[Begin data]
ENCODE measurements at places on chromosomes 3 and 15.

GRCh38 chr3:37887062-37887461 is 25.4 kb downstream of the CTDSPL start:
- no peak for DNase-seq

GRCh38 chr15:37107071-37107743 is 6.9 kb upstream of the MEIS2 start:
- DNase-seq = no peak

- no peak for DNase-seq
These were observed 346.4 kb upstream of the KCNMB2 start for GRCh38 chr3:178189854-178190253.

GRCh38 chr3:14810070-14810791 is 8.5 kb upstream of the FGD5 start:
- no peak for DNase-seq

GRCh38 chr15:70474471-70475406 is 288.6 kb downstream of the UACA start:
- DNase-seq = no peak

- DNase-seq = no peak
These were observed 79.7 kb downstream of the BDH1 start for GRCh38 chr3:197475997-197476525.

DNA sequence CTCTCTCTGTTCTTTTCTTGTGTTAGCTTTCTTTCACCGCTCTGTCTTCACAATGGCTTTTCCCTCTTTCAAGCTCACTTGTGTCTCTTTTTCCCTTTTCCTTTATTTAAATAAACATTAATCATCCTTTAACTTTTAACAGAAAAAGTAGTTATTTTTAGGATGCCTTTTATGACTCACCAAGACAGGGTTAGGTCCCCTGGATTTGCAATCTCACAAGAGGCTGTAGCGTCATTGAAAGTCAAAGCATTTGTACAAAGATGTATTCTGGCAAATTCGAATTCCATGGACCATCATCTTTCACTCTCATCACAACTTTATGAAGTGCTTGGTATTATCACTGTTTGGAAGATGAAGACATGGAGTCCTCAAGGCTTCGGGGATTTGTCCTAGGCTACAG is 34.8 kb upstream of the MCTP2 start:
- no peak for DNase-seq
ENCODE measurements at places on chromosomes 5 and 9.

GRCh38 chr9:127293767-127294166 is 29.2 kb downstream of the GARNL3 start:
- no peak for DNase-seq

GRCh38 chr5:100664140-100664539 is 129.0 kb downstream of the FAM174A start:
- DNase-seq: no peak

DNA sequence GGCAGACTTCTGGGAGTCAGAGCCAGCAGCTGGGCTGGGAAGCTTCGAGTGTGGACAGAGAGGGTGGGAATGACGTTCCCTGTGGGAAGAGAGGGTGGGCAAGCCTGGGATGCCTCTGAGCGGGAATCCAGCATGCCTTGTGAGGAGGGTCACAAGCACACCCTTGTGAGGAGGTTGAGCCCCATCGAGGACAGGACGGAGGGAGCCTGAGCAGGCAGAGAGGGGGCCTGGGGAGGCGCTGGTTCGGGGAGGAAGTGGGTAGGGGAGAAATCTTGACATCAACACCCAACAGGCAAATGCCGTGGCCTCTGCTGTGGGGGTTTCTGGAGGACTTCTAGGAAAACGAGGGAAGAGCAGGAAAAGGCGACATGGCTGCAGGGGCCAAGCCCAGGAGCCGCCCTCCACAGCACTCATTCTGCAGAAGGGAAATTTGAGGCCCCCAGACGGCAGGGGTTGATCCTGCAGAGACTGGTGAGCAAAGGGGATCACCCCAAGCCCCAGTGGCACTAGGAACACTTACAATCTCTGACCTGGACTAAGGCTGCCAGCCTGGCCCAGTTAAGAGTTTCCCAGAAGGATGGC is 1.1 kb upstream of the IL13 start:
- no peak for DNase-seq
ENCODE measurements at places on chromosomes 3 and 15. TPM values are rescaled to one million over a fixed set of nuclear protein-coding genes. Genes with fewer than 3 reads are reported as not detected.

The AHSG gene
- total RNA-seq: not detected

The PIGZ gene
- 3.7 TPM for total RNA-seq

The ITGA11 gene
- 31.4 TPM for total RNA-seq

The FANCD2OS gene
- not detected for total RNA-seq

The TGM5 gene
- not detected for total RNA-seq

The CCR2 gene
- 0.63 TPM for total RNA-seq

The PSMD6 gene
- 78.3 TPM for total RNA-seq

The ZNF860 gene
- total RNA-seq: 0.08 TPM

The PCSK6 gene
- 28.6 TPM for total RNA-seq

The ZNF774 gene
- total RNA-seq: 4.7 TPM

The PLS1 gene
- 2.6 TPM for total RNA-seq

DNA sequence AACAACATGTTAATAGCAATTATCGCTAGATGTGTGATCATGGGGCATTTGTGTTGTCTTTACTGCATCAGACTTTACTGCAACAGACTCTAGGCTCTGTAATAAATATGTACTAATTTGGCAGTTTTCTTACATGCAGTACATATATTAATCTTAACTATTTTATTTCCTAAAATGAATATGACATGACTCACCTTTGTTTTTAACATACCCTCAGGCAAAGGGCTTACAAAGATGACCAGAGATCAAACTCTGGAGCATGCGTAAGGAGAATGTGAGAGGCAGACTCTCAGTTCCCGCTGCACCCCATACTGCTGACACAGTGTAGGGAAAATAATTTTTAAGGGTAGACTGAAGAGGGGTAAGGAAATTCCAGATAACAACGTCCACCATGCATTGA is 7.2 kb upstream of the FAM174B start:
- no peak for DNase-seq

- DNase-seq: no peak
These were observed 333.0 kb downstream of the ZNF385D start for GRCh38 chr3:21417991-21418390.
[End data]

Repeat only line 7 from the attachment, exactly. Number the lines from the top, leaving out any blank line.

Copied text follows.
These were observed 346.4 kb upstream of the KCNMB2 start for GRCh38 chr3:178189854-178190253.